LOS ANGELES -- Through all the crazy comebacks, celebrations and walk-offs, Yasiel Puig can be seen by his teammates, charging out of the dugout ready to dump Gatorade on the hero of the game.
Through the Dodgers' 85-34 start, they've experienced 38 comeback wins and a Major League-leading 10 walk-offs, it's become customary to expect to be drenched by Puig, but on Wednesday, it was Puig's turn to take a Gatorade bath, after knocking a two-run walk-off double to seal the Dodgers' 5-4 win against the White Sox.
"To see his teammates kind of go rush the field for him, as he's done so many times for his teammates, so good to see," manager Dave Roberts said.
Puig battled with Sox righty Jake Petricka through an eight-pitch at-bat before finally breaking through and smacking Petricka's 95-mph heater to center field for the third walk-off hit of his career.
"There were some pitches that Yasiel had to fight off and put the bat on to see another pitch, and he did that," Roberts said. "When you have success in those moments, it definitely breeds confidence."
Puig's resurgence has been built on his different approach at the plate, as patience and discipline have him on pace to surpass his career high of 67 walks.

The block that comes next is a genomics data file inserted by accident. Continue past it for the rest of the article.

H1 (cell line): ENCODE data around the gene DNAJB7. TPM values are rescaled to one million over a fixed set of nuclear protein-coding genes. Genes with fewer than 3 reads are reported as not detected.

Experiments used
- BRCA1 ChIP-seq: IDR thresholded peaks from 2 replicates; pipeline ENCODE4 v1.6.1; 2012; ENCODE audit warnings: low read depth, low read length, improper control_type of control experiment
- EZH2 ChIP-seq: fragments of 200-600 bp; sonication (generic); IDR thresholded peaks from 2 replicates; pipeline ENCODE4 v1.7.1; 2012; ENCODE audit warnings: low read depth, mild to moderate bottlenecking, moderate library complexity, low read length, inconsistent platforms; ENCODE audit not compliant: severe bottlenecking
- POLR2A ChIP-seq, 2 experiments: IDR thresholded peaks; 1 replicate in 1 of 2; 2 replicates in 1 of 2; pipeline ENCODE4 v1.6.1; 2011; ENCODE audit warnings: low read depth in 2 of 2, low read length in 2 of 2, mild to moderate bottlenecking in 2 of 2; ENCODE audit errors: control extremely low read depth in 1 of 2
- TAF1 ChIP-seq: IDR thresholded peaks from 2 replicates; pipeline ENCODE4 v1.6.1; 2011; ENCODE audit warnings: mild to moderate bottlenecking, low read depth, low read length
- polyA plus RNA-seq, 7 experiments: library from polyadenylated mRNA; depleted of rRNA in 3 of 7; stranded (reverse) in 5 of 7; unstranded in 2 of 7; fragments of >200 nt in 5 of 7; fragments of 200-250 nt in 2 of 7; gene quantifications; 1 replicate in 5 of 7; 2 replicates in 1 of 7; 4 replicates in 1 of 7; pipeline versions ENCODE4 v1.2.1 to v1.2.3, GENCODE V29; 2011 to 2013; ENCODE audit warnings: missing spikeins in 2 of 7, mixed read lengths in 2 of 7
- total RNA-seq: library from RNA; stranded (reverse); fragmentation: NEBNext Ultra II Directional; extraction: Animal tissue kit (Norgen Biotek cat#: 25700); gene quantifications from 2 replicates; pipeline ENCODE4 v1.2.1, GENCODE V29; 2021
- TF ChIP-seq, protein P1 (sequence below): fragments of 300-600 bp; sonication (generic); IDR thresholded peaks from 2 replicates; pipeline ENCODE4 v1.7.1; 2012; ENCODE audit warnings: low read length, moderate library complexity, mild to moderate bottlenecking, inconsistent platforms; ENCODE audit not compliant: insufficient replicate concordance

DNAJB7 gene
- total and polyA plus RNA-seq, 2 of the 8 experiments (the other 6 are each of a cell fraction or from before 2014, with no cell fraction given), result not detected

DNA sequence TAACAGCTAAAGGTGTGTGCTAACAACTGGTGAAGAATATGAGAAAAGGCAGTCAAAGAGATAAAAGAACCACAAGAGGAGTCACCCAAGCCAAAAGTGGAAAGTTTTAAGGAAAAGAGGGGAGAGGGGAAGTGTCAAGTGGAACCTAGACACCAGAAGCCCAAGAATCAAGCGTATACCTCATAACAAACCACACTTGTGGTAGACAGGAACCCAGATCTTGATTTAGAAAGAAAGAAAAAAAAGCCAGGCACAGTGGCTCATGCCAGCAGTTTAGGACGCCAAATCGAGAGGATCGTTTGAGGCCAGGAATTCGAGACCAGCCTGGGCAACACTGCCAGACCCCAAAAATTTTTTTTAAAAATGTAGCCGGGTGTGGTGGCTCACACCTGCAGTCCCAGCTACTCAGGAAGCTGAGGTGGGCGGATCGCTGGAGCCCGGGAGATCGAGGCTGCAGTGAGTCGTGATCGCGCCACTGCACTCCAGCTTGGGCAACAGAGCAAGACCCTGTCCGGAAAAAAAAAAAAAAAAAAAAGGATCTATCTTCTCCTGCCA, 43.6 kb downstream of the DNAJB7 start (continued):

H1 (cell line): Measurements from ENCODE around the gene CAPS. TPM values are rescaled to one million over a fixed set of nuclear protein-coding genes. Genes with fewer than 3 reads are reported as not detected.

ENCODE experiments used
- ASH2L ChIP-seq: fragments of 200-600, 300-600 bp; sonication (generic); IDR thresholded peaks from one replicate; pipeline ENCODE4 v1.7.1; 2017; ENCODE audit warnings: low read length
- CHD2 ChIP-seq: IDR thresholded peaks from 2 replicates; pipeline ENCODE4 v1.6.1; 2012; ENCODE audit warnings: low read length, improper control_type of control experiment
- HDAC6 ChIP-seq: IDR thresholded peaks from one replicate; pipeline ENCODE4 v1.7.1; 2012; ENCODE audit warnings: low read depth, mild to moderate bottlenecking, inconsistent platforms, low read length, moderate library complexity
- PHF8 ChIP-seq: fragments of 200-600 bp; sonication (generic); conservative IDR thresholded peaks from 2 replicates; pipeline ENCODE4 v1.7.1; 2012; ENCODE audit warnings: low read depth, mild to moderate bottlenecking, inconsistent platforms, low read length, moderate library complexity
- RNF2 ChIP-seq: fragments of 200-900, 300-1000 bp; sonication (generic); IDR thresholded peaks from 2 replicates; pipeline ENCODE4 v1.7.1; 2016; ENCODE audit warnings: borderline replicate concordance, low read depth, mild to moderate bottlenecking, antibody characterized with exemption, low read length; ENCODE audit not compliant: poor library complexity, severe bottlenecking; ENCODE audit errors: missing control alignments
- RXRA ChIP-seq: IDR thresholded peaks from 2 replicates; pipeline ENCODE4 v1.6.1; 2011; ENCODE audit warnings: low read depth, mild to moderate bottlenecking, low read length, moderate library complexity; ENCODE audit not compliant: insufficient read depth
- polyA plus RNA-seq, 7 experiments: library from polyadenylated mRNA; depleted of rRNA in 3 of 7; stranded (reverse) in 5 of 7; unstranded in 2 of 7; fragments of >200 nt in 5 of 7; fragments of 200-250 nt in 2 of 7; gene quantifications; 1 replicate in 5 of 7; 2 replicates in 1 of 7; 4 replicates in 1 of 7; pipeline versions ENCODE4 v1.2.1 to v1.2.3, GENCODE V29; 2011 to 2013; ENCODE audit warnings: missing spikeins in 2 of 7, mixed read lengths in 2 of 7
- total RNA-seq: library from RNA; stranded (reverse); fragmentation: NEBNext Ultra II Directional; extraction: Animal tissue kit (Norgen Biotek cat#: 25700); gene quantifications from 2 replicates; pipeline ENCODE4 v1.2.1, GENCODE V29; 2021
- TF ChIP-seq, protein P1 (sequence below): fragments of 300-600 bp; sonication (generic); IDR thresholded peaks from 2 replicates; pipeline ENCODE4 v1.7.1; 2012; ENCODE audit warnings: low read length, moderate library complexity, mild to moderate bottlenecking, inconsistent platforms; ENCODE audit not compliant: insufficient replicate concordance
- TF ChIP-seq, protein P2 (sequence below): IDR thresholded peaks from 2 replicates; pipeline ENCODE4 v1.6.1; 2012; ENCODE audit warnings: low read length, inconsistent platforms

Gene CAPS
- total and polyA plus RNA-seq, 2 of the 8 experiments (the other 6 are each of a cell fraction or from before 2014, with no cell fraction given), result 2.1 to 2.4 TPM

Entering Wednesday, Puig hadn't recorded a hit since Aug. 9, but had drawn eight walks over his last six games, which was one of the reasons Roberts decided to move the former All-Star out of the eight-hole and bat him No. 6 against White Sox lefty Carlos Rodon.
"I don't think anyone else noticed it," said Cody Bellinger about Puig's hitless streak. "Because he's getting on base, putting together good at-bats."
Roberts has seen a different Puig than the one who was sent down to the Minors last season, and it started on July 14 with his game-winning homer against the Marlins.
"As far as wanting to be the guy," Roberts said. "Sometimes over the course of his career you see it get in the way and he wants to do too much. When you look at that Miami at-bat, from that big hit, there's been numerous big spots where he's come through."